“Every day we have plenty of opportunities to get angry, stressed or offended. But what you’re doing when you indulge these negative emotions is giving something outside yourself power over your happiness. You can choose to not let little things upset you.” – Joel Osteen
Daily Nugget of Gold 1382
Remove What’s Not Helpful
There are two things we can do to insure our mental garden has less weeds, one is to aggressively go after the mental weeds and destroy them so that they cannot take over our garden, and the other helpful approach in all of this is to plant so many positive thoughts in the fertile soil of our minds that the weeds don’t have much space to grow. We want to caution our readers that this isn’t an either/or proposition. We really need to be working on both fronts.
We’re going to finish this discussion today with a laundry list of what else to look out for besides overall negativity and fear, which we devoted a page each to. We want to be on the lookout for any of these and probably quite a few others you may think of that we forgot.
Envy, jealousy, anger, hate, are some of the nasty mental weeds we want to get rid of. For each one, it’s helpful to see why, but this isn’t an easy quest. We tend to want to defend to some extent anything we find ourselves practicing. “What? In my garden, envy is a good thing, it makes me strive harder.”, for instance. This is where a practice of reading positive material, watching or listening to empowering ideas daily will help. We also need to think about what we read, see, and hear.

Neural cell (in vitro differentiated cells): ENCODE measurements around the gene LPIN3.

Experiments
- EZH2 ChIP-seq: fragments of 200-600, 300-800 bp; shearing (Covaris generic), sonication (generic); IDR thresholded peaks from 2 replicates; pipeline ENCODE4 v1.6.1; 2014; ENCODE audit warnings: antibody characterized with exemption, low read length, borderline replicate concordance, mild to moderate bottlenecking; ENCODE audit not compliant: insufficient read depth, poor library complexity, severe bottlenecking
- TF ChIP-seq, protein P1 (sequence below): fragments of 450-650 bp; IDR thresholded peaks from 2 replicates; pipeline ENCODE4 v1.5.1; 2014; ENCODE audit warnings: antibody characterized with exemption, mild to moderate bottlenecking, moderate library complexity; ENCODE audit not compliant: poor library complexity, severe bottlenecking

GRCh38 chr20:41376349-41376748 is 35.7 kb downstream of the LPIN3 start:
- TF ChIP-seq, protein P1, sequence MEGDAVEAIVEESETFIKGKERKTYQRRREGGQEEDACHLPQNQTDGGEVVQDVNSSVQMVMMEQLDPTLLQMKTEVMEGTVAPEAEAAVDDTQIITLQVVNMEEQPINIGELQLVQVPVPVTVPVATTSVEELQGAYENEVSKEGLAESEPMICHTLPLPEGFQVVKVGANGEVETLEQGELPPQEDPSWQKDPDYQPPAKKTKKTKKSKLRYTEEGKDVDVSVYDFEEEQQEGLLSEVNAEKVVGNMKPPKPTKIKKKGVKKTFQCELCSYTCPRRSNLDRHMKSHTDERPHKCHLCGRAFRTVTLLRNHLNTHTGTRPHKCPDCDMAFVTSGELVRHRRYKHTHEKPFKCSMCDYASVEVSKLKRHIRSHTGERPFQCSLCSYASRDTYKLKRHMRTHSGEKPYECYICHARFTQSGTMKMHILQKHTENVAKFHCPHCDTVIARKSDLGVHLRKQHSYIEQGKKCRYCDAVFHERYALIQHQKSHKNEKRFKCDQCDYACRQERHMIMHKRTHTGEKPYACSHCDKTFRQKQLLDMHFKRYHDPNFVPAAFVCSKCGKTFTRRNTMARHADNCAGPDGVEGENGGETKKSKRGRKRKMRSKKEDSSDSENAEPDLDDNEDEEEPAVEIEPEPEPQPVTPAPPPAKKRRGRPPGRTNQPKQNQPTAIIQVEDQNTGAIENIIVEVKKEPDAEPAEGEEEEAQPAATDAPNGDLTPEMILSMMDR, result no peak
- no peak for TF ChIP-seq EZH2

Judging, comparing, and gossip are all things we shouldn’t tolerate in our domain. Once again, we want to kill off these things, not live with them to a lesser extent. If we need to deride another in order for us to feel or look good, then we aren’t focused on our positive attributes, but rather on taking the “easy way out” and flinging mud. The trouble with flinging mud is that as we do it, we get filthy ourselves.
Self-deprecation, self-pity, and self-loathing are all harmful too. We don’t want to entertain the idea that our mental garden can’t be great or won’t ever be worthwhile.
Skeptical, untrusting, suspicious thoughts are often based on fear. What kind of fear? Fear of change, fear of success (not knowing how we’d handle it), fear of failure- or more specifically, getting mocked for failing.
We’d not be surprised a bit if you thought of some big ones we forgot to include. We want to be mindful of the moods we’re in and the emotions we are entertaining behind those moods and make sure that what we experience there are things which will help us grow, and not at the expense of anyone else. We want to decide that these mental weeds are so insidious and nasty that they will rob us of everything good we can do, have, or be if we leave them alone. Killing mental weeds may not sound like a positive thing, but we want the most beautiful, bountiful, and awe-inspiring mental garden we can get. If we do that, we will free ourselves creatively to grow to great heights.
Question of the Day to Ask Ourselves
“What are my biggest mental challenges and what can I do to eradicate them starting right now?”
Copyright 2015 Kevin Littleton, all rights reserved.